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Lync Server 2013 Preview introduces new video capabilities that represent the next step in the evolution of the platform’s collaboration experience. These features include multiparty video, standards based codecs, and face detection with smart framing. These new Lync Server 2013 Preview features enhance the video experience in both Lync peer-to-peer video calls and multi-party video conferences.
In a general sense, Microsoft focused on improving the user experience of the voice platform with the launch of Lync Server 2010. Now, with the launch of Lync Server 2013 Preview, a corresponding level of investment is being made in video. This article provides an overview of the most anticipated video features in Lync Server 2013 Preview.
Author: Dustin Hannifin, Unify2 Senior Unified Communications Consultant
Publication date: October 10, 2012
Product version: Lync Server 2013 Preview
Lync Server 2013 Preview includes new features that enhance peer-to-peer calling scenarios. These features include:
*Note: The VDI plug-in preview is available as a separate download from the Microsoft Download Center. See Microsoft Lync 2013 Preview in a Virtual Desktop Infrastructure for more information on VDI.
Lync Server 2013 Preview now supports 720p HD video—without the requirement of a quad core processor on the client side. Lync Server 2013 Preview also supports up to 1080p video using hardware acceleration on some dual core PCs.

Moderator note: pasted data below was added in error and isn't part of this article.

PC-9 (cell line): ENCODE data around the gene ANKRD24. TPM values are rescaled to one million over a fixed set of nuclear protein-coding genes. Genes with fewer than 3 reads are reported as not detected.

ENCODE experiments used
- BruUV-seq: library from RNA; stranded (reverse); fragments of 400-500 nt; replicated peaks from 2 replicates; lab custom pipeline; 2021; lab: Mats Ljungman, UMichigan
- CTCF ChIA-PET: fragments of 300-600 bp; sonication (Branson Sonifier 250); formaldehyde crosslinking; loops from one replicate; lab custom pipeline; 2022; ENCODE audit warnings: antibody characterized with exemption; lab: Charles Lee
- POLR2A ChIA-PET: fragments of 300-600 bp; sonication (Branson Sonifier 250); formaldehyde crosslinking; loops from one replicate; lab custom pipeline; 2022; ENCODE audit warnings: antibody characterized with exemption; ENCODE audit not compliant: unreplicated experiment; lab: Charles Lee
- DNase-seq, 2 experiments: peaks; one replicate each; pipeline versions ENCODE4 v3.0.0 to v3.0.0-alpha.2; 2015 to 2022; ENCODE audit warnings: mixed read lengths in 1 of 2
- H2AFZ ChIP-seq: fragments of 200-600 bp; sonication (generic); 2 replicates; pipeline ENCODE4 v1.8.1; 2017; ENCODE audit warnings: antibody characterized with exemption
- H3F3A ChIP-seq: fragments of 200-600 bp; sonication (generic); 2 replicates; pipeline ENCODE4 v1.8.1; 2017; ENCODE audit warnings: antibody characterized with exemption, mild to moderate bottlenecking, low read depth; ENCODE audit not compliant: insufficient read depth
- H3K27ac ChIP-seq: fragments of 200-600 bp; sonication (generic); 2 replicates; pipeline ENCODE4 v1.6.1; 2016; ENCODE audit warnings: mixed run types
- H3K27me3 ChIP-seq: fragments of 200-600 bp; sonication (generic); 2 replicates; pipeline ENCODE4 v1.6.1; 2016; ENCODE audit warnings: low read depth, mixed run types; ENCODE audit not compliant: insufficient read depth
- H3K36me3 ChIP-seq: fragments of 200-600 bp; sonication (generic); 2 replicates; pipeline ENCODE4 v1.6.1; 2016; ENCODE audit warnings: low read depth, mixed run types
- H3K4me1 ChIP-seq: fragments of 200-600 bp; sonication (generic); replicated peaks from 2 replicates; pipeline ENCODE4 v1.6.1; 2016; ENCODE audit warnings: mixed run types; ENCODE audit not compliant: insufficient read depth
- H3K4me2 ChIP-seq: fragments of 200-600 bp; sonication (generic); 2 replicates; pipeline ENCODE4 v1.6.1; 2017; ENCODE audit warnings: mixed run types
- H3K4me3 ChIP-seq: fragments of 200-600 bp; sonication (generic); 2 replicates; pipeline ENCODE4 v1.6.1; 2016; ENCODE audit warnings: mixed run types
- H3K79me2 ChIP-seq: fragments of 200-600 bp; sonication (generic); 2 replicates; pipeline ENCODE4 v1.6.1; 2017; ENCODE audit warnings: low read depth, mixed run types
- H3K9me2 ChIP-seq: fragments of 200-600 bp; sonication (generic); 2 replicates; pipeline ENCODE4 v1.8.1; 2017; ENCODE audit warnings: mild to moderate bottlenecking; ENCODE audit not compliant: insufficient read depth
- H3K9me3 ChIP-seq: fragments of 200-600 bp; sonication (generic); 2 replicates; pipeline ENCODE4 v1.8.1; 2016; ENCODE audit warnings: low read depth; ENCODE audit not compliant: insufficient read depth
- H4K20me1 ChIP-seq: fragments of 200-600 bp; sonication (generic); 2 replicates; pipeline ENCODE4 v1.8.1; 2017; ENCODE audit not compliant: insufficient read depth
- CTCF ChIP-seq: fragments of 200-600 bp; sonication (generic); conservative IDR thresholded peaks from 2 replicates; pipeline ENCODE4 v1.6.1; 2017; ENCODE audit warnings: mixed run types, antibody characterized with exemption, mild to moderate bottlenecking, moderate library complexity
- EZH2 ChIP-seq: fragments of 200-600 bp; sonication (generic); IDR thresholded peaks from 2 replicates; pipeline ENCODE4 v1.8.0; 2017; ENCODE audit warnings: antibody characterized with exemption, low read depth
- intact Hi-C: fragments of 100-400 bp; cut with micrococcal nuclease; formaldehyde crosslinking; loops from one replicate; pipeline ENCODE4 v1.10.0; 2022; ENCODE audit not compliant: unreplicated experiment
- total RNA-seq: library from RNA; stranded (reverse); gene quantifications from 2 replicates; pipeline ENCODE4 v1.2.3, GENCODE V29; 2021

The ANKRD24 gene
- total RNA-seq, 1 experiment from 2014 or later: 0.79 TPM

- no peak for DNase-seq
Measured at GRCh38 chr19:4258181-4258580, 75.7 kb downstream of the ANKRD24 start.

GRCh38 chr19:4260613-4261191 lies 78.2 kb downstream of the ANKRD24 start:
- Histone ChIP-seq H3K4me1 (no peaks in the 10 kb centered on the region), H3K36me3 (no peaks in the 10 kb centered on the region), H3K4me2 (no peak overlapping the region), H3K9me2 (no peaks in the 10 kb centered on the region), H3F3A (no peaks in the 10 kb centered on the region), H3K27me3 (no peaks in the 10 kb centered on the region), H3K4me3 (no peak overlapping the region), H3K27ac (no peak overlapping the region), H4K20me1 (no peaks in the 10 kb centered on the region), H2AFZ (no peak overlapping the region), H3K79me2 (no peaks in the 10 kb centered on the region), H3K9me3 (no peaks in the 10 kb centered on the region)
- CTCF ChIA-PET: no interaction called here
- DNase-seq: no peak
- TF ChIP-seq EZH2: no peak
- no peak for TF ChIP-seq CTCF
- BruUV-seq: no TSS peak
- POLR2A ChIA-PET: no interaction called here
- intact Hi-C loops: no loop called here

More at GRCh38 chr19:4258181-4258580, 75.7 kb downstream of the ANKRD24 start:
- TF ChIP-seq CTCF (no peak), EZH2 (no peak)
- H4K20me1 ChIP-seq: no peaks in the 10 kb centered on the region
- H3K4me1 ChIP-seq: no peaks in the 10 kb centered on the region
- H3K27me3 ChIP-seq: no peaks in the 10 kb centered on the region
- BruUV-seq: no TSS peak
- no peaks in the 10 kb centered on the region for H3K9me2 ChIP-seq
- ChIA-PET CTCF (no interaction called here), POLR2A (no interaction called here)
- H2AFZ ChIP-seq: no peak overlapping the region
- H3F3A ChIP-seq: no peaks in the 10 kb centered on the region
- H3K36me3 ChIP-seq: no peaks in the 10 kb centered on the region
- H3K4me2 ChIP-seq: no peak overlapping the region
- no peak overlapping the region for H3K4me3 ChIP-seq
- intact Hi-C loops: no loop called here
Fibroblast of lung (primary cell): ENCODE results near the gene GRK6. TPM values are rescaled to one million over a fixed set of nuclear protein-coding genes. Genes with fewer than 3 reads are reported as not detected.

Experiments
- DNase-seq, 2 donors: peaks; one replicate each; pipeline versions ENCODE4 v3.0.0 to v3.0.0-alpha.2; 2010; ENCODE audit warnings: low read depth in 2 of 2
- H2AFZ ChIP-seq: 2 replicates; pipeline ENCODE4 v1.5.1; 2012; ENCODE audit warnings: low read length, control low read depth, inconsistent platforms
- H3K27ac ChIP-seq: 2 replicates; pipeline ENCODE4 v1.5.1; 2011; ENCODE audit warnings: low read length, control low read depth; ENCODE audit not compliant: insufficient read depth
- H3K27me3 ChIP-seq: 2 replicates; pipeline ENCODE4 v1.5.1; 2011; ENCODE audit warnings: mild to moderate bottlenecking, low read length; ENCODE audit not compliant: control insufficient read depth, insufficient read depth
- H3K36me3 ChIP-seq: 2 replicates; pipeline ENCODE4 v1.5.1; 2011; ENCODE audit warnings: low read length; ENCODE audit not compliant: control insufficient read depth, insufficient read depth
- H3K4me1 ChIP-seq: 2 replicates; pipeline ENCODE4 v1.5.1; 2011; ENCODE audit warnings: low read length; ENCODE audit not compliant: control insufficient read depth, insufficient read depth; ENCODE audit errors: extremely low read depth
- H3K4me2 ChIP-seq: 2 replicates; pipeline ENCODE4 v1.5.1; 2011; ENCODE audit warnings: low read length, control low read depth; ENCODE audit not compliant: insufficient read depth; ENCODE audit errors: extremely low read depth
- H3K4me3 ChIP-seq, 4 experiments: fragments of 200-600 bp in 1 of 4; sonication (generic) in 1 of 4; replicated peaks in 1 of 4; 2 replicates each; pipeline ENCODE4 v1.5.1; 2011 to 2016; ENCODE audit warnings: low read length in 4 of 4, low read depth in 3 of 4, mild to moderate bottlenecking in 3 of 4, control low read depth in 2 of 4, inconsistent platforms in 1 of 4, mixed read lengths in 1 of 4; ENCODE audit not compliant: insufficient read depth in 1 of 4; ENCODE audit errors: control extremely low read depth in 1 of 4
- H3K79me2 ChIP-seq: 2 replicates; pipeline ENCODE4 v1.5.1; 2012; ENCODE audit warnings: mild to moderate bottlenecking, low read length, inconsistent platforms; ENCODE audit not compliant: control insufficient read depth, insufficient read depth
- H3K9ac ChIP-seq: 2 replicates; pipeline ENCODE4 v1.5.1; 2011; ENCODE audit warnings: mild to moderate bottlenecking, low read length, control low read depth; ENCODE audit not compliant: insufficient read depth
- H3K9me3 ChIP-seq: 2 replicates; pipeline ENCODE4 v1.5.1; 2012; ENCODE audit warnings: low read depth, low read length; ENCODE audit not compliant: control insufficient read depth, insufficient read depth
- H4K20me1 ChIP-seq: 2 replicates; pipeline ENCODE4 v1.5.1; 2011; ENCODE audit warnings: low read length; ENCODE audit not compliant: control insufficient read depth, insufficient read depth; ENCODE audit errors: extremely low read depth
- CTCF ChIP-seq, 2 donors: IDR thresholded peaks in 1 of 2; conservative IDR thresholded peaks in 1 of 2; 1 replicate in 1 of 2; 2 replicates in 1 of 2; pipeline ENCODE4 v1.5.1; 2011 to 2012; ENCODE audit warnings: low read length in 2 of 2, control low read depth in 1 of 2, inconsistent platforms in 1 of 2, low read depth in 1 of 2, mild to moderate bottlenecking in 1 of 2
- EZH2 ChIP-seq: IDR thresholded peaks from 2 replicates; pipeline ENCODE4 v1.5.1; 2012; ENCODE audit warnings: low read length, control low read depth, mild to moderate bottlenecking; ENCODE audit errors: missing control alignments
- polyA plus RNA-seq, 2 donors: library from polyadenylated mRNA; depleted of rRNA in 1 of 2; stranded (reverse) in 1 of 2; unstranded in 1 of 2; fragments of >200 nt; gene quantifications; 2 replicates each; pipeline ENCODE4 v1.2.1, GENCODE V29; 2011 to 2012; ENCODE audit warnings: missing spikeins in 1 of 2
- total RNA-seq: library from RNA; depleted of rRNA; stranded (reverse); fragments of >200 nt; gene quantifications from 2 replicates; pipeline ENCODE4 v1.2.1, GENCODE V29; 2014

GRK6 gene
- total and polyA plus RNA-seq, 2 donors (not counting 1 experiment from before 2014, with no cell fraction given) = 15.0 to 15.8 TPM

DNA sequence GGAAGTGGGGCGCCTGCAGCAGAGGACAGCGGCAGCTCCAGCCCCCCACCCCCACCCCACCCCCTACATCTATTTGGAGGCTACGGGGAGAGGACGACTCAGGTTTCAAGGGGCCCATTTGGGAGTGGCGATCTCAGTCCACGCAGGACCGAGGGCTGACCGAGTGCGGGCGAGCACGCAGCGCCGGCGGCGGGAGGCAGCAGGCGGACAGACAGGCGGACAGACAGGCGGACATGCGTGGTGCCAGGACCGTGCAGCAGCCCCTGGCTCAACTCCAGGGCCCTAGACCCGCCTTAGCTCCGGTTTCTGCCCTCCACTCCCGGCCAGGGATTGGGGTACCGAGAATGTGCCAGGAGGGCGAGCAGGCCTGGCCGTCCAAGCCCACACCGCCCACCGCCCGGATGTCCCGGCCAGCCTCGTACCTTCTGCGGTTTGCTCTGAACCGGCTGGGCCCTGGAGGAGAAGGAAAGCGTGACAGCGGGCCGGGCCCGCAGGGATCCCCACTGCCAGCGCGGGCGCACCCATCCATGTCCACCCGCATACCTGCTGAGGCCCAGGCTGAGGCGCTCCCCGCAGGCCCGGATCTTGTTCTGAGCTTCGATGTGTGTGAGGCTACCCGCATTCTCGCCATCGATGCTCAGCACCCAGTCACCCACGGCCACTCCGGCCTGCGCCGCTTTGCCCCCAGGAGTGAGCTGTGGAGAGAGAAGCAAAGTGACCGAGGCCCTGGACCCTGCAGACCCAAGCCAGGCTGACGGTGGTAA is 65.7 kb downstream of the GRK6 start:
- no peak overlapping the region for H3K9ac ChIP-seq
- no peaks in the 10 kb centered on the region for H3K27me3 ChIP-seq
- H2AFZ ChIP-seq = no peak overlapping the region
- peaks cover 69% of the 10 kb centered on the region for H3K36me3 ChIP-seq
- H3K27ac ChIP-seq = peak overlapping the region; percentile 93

Lync Server 2013 Preview leverages H.264 SVC/AVC as its new default video codec. H.264 brings new capabilities to Lync Server video including improved packet loss resiliency and improved video support on multiple hardware platforms—including mobile and slate devices. The move to H.264 provides easier integration between Lync Server 2013 Preview and third-party room systems. Fellow MVP, Jeff Schertz has written a stellar article, Video Interoperability in Lync 2013, that describes how H.264 works and what it means for video interoperability in Lync Server 2013 Preview.
At this point you’re probably thinking “What about interoperability with Lync Server 2010?” Remember, the default video codec for Lync Server 2010 is RTVideo. In scenarios that include both Lync 2013 Preview and Lync 2010 clients, Lync Server 2013 Preview uses A/V MCU to send RTVideo to legacy Lync 2010 clients.
Have you ever joined a video call and after turning on your video feed realized that you should have taken a minute to consider you onscreen presence, before you joined the call? Maybe you had your video camera at the wrong angle or the room lighting was poor. Whatever the case, it’s all too easy to make a bad first impression over video.